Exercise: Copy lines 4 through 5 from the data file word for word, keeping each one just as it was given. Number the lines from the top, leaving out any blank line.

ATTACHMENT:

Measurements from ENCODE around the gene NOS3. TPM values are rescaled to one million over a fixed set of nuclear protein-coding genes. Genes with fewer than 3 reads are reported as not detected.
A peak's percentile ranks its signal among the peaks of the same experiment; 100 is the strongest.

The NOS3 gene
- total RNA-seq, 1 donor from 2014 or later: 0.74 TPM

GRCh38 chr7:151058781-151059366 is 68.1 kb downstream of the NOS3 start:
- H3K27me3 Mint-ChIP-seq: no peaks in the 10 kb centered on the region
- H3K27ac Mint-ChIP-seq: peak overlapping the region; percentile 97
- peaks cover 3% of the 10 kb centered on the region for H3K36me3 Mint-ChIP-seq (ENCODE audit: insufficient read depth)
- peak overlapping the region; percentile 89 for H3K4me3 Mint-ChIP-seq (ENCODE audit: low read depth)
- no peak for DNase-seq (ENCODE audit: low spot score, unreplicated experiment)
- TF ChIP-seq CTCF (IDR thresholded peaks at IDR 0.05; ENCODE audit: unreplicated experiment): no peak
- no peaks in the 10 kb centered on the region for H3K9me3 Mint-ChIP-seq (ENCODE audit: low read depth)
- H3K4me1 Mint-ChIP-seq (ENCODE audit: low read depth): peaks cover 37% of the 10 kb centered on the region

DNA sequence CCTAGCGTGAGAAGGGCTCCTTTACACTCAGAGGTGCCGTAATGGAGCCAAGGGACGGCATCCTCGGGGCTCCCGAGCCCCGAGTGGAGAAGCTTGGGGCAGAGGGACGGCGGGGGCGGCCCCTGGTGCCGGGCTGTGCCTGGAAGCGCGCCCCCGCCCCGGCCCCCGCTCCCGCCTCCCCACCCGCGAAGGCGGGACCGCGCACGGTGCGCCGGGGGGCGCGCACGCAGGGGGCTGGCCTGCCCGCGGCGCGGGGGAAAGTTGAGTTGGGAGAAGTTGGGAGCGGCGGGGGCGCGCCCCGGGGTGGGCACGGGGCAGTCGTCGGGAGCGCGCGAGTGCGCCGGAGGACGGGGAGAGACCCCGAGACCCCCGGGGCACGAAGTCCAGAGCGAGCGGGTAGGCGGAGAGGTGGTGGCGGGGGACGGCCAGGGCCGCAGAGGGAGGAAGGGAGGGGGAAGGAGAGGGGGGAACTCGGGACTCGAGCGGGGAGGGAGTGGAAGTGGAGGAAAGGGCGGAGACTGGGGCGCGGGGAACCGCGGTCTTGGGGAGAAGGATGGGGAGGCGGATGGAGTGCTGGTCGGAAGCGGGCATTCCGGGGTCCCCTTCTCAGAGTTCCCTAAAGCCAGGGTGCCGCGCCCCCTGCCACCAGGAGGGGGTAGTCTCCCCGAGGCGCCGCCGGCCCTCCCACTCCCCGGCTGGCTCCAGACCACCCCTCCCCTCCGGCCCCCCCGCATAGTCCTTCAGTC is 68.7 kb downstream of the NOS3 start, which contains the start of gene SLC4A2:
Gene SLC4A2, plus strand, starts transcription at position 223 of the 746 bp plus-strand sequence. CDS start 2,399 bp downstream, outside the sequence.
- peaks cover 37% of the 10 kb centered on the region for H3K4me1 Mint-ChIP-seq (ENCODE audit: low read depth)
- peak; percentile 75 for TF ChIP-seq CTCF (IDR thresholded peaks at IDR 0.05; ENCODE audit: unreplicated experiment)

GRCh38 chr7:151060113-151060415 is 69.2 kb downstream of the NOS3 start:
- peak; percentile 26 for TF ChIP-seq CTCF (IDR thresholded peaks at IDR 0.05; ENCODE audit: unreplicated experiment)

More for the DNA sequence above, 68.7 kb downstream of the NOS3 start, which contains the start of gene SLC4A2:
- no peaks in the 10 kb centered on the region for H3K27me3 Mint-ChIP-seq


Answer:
- total RNA-seq, 1 donor from 2014 or later: 0.74 TPM

GRCh38 chr7:151058781-151059366 is 68.1 kb downstream of the NOS3 start: